LINDA WERTHEIMER, HOST:
One of the Supreme Court's recent rulings has been celebrated by some as a blow against partisan gridlock. It was a case over how legislative districts are drawn, fought between the Arizona State Legislature, which used to have that power, and the state's independent redistricting commission, which was created 15 years ago. Political scientist Thomas E. Mann filed a brief in that case on behalf of the independent commission. He joined us from the University of California at Berkeley, where he is a resident scholar, to sum up the court's decision.
THOMAS E. MANN: The case against the Arizona Independent Redistricting Commission was that it is unconstitutional for a state to draw district lines through any means other than the state legislature based on the election's clause of the Constitution. The court ruled that states have the authority in their Constitution to delegate that authority to the people convened in a state referenda.
WERTHEIMER: The thing that the people of Arizona and the people of California and other states were trying to do is take the decision about what a political district will look like out of the hands of the politicians, who have, over the years, tended to draw districts that are friendly to incumbents.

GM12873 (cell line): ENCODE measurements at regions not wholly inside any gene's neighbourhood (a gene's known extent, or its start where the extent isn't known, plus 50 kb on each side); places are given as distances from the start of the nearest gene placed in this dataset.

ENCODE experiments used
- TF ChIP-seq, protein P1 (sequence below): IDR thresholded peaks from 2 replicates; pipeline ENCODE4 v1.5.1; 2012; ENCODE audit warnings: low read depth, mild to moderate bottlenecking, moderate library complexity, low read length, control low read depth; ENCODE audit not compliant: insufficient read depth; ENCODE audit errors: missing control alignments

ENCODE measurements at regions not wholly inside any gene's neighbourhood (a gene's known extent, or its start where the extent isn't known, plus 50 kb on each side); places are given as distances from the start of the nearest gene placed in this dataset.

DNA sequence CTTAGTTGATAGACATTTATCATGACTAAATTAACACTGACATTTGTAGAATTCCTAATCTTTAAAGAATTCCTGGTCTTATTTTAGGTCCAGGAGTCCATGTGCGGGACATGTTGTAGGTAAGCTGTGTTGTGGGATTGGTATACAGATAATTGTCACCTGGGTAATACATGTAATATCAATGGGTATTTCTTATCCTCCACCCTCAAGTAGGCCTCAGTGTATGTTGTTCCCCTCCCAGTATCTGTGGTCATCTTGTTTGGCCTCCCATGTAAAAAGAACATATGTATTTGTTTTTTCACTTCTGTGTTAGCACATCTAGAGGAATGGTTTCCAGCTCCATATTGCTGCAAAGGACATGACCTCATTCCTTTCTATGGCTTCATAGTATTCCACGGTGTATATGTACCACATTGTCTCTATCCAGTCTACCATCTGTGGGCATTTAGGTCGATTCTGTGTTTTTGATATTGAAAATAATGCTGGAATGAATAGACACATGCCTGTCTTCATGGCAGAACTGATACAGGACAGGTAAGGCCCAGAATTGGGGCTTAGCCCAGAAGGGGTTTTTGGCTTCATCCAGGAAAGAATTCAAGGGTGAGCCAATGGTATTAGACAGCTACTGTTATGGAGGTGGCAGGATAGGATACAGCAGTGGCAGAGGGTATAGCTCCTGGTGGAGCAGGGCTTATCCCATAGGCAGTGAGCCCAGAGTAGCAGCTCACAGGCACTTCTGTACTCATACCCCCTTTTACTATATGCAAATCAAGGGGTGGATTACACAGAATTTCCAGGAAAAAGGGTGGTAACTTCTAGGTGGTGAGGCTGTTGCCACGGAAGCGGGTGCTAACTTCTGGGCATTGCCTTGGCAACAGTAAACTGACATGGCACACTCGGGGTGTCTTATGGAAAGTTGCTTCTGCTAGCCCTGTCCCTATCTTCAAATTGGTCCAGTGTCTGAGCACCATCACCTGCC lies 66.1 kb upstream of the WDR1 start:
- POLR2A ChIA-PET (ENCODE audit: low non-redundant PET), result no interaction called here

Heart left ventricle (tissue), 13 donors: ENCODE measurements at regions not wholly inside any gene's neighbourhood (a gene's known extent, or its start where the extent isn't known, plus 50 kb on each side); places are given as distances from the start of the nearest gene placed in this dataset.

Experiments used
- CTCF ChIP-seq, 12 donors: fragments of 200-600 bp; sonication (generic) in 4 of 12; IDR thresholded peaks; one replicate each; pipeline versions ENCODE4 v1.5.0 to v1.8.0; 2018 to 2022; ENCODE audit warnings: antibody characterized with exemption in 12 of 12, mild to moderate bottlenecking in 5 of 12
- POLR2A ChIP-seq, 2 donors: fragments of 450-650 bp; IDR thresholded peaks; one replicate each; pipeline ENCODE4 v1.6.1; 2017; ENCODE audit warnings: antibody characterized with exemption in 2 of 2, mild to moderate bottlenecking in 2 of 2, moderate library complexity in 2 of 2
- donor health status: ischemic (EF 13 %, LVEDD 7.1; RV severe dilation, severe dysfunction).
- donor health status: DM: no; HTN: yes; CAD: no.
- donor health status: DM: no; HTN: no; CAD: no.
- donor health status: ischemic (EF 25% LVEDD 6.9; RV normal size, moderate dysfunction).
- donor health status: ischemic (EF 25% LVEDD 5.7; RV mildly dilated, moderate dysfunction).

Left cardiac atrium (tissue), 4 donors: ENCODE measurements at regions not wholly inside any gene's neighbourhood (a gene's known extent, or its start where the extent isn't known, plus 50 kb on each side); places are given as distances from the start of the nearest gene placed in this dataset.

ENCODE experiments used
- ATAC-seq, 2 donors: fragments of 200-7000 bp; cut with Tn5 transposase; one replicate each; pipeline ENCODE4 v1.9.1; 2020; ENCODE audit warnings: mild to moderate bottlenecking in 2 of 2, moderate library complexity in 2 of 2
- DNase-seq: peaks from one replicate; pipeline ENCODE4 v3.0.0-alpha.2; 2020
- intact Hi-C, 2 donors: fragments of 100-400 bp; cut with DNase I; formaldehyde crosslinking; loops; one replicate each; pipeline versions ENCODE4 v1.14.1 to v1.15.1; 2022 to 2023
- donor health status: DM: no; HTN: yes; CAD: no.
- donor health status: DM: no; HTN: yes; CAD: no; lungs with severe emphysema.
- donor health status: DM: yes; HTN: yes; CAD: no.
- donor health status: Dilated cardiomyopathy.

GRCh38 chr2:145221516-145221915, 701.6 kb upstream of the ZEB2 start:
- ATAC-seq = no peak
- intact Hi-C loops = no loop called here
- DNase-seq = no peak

MANN: Well, there's an obvious conflict of interest when the body redrawing the lines is made up of people who will run for re-election under the new lines. But probably more important these days because of the severe partisan polarization in our country is that that whole process, inevitably it leads to partisan redistricting, giving an advantage to the majority party and thereby having some influence over which party is in the majority in the House of Representatives in Washington.
WERTHEIMER: So that process of creating favorable districts is called gerrymandering.
MANN: Goes all the way back to the early years of the country. It's been present since the first elections to the House of Representatives. Ironically, James Madison, the father of the Constitution, was targeted by a political opponent through the drawing of district lines in Virginia, where he was running for the House of Representatives. The whole point was to keep him from getting elected. He overcame that, but he was always wary of elected officials having the authority to determine their own political situation by manipulating the rules of the game.
WERTHEIMER: Do you think gerrymandering is to blame for the partisan gridlock we see in Congress?
MANN: No, the decline in competition in congressional districts has been going on for many decades. Gerrymandering is not the cause of partisan polarization, but it certainly reinforces and exacerbates the tribal wars between the parties.
WERTHEIMER: Political scientist Thomas Mann, he is the co-author of "It's Even Worse Than It Looks: How The American Constitutional System Collided With The New Politics Of Extremism." Tom, thank you.
MANN: My pleasure, Linda.
WERTHEIMER: And this note, while the Supreme Court approved the existence of the Arizona Independent Redistricting Commission, it's not over. Next session, the court will consider a challenge to the work the commission has done.
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